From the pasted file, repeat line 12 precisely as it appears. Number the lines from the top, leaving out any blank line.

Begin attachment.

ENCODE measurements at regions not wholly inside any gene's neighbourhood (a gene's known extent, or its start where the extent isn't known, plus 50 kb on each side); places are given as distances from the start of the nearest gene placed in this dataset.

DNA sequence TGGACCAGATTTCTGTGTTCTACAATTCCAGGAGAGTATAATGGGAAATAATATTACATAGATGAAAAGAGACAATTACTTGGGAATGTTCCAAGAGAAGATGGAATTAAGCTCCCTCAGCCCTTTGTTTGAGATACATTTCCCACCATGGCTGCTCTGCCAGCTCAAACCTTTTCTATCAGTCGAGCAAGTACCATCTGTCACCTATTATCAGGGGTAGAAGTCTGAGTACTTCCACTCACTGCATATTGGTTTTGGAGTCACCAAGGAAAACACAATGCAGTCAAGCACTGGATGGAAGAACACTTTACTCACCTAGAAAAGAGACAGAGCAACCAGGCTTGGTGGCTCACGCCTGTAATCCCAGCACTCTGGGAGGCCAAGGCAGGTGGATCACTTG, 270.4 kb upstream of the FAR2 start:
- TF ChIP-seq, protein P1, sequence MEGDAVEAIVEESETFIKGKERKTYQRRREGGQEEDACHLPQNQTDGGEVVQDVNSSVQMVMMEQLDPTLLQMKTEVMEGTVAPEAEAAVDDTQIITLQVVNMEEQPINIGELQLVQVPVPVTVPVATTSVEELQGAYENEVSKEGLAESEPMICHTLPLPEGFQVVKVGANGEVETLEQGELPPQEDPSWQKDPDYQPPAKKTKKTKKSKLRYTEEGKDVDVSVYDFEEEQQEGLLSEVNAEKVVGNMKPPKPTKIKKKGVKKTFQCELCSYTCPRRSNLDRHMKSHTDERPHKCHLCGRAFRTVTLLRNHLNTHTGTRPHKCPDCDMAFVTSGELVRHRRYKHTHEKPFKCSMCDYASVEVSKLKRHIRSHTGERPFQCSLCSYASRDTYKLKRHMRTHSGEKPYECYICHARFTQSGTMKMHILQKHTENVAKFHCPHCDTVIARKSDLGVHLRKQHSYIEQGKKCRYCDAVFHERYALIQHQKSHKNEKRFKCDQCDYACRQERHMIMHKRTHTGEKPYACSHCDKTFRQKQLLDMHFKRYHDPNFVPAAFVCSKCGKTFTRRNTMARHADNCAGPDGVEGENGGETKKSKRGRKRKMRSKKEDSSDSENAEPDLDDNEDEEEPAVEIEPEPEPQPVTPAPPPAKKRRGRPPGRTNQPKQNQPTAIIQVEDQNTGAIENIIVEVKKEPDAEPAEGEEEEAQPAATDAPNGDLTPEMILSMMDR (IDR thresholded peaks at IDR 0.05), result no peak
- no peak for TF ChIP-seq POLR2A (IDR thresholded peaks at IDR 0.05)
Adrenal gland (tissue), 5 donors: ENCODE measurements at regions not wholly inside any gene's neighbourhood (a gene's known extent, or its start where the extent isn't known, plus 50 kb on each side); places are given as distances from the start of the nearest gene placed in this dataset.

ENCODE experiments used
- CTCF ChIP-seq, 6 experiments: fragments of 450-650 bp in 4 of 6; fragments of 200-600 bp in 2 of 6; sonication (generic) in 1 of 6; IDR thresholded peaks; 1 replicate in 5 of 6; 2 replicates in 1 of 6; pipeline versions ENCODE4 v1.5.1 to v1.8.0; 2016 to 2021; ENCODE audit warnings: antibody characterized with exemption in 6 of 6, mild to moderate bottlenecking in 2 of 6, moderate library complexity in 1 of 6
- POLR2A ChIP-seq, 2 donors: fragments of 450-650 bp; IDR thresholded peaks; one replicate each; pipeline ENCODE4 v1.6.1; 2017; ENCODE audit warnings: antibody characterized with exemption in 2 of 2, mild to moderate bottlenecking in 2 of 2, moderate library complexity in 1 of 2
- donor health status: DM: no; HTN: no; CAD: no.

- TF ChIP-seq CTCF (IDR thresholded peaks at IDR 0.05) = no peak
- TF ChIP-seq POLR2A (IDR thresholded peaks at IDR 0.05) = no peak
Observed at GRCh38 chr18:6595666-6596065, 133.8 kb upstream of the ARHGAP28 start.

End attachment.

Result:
Observed at GRCh38 chr18:6595666-6596065, 133.8 kb upstream of the ARHGAP28 start.